“I think it does put you in a little bit of an odd position. For me mentally, I backed off of training on Ping. I put one of my younger employees on him to keep him fit, and I trained him very specifically to do certain things on certain days, and I’ve taken the pressure off of him, which has taken the pressure of myself so I could focus on the other amazing things I have going on in my life, and that’s kept me very good mentally going into this.

Colleen Rutledge, Jennie Brannigan and Lynn Symansky celebrate at #LandRoverGMI. Photo by Jenni Autry.

Colleen Rutledge, Jennie Brannigan and Lynn Symansky celebrate at #LandRoverGMI. Photo by Jenni Autry.

“When I came here this weekend, I knew I was ready to play this game, but not in a way that made me overly aggressive. I just felt like it’s time. For me with the Pan Ams, it’s got Ping’s name on it. So I just figured I would go out there and show everyone what he is, which is a consistent player. You can’t fault him in his three-star record.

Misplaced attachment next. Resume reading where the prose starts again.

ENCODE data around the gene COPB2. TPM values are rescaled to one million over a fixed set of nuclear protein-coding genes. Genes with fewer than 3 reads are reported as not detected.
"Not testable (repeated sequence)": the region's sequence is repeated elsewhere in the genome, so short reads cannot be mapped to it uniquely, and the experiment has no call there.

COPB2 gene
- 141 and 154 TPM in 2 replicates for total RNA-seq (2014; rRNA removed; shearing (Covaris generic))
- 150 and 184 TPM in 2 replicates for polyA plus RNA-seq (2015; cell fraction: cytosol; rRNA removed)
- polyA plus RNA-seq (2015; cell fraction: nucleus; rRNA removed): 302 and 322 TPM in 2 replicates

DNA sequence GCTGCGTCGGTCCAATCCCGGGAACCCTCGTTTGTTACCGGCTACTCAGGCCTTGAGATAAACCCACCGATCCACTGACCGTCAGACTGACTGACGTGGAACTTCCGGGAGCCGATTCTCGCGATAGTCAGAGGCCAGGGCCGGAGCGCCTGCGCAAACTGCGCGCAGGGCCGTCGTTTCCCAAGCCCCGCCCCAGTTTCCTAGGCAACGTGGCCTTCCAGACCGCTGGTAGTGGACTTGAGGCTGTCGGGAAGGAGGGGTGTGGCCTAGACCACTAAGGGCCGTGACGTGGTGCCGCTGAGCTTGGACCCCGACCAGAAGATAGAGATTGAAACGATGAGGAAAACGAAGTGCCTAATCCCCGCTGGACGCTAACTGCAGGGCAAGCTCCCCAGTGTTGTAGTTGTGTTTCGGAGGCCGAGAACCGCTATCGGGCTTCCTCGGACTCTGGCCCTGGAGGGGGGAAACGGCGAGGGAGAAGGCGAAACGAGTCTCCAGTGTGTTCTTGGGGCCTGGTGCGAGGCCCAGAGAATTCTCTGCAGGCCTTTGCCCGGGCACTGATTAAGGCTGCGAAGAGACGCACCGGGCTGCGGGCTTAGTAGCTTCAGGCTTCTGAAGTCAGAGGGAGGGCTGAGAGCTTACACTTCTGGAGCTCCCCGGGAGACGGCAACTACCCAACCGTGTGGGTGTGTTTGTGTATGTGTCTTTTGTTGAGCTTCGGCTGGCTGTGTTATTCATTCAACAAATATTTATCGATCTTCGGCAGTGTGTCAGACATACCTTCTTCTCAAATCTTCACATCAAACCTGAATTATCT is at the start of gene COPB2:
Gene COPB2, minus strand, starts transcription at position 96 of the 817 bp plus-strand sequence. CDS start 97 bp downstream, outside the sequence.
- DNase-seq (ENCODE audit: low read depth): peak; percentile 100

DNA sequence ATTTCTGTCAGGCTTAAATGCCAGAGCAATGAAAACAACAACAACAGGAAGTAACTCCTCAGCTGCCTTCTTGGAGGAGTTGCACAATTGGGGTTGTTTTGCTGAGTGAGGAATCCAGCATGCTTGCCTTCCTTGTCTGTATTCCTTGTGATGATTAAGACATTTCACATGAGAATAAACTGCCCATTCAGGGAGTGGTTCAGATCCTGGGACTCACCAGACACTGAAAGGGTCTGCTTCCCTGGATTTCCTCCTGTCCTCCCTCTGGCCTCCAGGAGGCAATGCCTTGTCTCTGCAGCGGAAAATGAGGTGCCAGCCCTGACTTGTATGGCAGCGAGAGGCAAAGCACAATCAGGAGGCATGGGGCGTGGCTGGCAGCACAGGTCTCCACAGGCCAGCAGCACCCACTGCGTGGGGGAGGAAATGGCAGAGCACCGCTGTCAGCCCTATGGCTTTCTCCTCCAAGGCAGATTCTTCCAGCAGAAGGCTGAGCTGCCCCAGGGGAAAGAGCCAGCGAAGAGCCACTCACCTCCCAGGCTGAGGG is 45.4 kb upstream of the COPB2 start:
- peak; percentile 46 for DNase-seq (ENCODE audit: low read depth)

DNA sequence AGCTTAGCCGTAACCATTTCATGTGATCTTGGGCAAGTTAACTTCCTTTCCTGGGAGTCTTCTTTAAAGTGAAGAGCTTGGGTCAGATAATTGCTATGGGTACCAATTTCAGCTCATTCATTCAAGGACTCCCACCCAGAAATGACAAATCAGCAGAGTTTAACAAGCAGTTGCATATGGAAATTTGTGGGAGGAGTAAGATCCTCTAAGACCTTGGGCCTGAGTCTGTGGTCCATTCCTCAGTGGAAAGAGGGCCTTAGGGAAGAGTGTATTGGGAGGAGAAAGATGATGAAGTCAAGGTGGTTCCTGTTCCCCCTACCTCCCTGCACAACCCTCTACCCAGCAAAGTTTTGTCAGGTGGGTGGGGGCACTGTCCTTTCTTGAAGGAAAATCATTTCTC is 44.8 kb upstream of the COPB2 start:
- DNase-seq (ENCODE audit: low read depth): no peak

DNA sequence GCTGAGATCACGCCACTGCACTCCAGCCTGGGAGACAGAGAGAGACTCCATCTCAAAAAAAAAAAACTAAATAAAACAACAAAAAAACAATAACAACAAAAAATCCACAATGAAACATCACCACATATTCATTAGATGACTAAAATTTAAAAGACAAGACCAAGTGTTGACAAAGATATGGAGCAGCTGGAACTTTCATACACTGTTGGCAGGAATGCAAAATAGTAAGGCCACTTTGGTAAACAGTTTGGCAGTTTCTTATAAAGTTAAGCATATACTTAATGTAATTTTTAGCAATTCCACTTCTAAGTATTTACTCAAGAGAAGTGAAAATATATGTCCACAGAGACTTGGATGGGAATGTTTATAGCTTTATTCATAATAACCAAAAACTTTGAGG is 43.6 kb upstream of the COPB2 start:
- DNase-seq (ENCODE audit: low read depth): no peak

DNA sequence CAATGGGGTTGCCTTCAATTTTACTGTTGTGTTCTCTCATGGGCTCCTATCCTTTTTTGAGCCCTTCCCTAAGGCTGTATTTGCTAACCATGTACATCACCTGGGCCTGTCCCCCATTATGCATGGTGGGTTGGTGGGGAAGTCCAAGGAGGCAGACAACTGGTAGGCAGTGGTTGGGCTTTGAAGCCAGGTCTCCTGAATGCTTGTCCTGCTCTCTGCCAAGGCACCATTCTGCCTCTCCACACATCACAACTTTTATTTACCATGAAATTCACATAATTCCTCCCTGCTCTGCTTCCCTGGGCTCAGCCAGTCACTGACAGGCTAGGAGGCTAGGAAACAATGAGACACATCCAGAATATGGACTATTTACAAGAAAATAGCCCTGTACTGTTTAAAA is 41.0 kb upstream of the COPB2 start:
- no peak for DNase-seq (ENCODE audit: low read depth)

“I completely see where (the selectors) are coming from — they want to see me step up to the plate and be the real deal, and I plan to. I have a pipeline of horses coming, and I love producing my own horses. That’s very important to me. And I will continue to try to do the best job I can on every horse I have in my barn and produce them to the highest level I can.”

Tim and Nina Gardner, Jennie’s longtime supporters and owners of Cambalda, also play a big role in her story. “I don’t think you could get better owners. It’s emotional to talk about them because they prove that you can still make it and not have a bunch of money,” Jennie said. “They’re special; I wouldn’t be anything without them. I’m just lucky. I think God, or whoever, put them in my life for a reason, and I want to do them proud.”